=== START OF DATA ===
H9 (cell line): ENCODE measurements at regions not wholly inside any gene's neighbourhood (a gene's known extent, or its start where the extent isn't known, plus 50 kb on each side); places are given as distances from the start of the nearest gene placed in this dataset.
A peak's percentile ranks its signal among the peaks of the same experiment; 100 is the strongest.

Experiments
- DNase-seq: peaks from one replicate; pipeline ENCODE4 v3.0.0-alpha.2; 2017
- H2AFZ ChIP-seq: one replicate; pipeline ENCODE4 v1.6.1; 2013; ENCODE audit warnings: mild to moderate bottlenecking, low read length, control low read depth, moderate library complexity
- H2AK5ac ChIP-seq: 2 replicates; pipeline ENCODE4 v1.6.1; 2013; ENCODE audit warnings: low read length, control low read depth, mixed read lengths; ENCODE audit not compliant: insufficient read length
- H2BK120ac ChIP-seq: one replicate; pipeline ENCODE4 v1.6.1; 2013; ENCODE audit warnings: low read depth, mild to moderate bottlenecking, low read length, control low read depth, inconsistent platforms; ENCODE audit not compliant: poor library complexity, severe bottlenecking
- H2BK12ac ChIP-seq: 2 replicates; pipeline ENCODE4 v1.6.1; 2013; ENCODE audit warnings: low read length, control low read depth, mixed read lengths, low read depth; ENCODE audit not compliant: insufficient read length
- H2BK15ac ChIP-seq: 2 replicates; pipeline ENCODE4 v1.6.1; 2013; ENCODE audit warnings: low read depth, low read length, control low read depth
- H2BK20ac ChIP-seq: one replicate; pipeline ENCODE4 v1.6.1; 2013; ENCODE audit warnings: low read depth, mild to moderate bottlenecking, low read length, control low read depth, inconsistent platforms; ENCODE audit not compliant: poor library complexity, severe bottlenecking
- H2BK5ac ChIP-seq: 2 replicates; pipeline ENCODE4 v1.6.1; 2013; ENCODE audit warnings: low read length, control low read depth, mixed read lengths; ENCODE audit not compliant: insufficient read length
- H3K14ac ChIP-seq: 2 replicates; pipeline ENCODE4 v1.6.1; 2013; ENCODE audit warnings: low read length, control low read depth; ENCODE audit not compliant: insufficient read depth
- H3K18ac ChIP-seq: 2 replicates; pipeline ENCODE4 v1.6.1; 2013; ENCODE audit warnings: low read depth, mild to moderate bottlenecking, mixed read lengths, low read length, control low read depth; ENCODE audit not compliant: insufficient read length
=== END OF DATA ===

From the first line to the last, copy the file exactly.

H9 (cell line): ENCODE measurements at regions not wholly inside any gene's neighbourhood (a gene's known extent, or its start where the extent isn't known, plus 50 kb on each side); places are given as distances from the start of the nearest gene placed in this dataset.
A peak's percentile ranks its signal among the peaks of the same experiment; 100 is the strongest.

Experiments
- DNase-seq: peaks from one replicate; pipeline ENCODE4 v3.0.0-alpha.2; 2017
- H2AFZ ChIP-seq: one replicate; pipeline ENCODE4 v1.6.1; 2013; ENCODE audit warnings: mild to moderate bottlenecking, low read length, control low read depth, moderate library complexity
- H2AK5ac ChIP-seq: 2 replicates; pipeline ENCODE4 v1.6.1; 2013; ENCODE audit warnings: low read length, control low read depth, mixed read lengths; ENCODE audit not compliant: insufficient read length
- H2BK120ac ChIP-seq: one replicate; pipeline ENCODE4 v1.6.1; 2013; ENCODE audit warnings: low read depth, mild to moderate bottlenecking, low read length, control low read depth, inconsistent platforms; ENCODE audit not compliant: poor library complexity, severe bottlenecking
- H2BK12ac ChIP-seq: 2 replicates; pipeline ENCODE4 v1.6.1; 2013; ENCODE audit warnings: low read length, control low read depth, mixed read lengths, low read depth; ENCODE audit not compliant: insufficient read length
- H2BK15ac ChIP-seq: 2 replicates; pipeline ENCODE4 v1.6.1; 2013; ENCODE audit warnings: low read depth, low read length, control low read depth
- H2BK20ac ChIP-seq: one replicate; pipeline ENCODE4 v1.6.1; 2013; ENCODE audit warnings: low read depth, mild to moderate bottlenecking, low read length, control low read depth, inconsistent platforms; ENCODE audit not compliant: poor library complexity, severe bottlenecking
- H2BK5ac ChIP-seq: 2 replicates; pipeline ENCODE4 v1.6.1; 2013; ENCODE audit warnings: low read length, control low read depth, mixed read lengths; ENCODE audit not compliant: insufficient read length
- H3K14ac ChIP-seq: 2 replicates; pipeline ENCODE4 v1.6.1; 2013; ENCODE audit warnings: low read length, control low read depth; ENCODE audit not compliant: insufficient read depth
- H3K18ac ChIP-seq: 2 replicates; pipeline ENCODE4 v1.6.1; 2013; ENCODE audit warnings: low read depth, mild to moderate bottlenecking, mixed read lengths, low read length, control low read depth; ENCODE audit not compliant: insufficient read length